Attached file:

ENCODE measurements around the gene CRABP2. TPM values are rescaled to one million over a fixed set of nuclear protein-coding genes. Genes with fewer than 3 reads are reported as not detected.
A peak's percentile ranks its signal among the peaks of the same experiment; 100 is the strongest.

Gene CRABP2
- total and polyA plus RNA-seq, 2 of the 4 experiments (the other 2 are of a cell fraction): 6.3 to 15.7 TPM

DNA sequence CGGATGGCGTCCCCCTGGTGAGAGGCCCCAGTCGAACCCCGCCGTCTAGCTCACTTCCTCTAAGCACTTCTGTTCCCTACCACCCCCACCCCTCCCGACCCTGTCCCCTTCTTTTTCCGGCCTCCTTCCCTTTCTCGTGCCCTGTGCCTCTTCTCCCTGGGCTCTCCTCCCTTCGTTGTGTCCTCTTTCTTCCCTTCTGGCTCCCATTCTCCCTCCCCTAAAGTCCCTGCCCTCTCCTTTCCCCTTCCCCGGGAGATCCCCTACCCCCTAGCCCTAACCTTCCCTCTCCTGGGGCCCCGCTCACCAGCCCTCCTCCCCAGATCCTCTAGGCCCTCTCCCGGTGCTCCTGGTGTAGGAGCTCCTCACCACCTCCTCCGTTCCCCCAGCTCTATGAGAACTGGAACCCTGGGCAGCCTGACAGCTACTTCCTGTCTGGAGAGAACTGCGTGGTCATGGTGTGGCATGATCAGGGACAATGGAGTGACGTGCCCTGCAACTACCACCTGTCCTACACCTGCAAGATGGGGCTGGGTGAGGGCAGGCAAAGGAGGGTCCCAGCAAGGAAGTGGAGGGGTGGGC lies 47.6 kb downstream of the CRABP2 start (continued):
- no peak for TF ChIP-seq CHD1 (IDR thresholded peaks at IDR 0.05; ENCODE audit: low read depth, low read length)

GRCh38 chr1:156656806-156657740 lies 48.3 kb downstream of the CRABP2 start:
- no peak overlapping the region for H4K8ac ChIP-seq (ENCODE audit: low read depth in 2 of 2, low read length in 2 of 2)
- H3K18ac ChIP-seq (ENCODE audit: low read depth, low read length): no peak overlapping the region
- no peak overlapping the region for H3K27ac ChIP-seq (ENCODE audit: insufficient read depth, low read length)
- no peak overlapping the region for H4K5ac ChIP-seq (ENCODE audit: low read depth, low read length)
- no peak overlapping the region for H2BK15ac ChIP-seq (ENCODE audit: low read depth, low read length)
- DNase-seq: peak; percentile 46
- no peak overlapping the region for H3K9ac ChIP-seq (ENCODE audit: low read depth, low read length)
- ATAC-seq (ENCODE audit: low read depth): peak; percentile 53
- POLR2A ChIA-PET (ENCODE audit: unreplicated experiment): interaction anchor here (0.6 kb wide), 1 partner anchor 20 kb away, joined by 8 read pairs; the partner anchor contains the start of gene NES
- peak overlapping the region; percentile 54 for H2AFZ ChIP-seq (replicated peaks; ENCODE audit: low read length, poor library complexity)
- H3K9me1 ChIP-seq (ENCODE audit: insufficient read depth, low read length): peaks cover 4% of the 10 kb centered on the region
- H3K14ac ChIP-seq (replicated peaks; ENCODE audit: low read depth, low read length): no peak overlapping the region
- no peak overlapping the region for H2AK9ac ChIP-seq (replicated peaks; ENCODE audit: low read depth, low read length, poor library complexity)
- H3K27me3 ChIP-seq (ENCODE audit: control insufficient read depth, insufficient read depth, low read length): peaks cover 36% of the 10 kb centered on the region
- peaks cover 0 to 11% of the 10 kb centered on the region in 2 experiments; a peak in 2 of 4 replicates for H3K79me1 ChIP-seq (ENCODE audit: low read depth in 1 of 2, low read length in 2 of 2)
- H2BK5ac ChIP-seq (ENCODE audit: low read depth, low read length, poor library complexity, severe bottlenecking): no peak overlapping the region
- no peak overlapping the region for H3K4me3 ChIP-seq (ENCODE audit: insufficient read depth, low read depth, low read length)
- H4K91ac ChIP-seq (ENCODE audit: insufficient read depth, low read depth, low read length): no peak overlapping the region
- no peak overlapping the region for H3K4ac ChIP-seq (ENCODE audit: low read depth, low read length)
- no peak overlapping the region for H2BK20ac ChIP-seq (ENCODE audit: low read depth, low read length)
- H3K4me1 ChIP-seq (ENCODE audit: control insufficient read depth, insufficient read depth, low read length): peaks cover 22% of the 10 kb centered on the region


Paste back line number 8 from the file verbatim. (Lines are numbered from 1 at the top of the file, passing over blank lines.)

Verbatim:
- no peak overlapping the region for H4K8ac ChIP-seq (ENCODE audit: low read depth in 2 of 2, low read length in 2 of 2)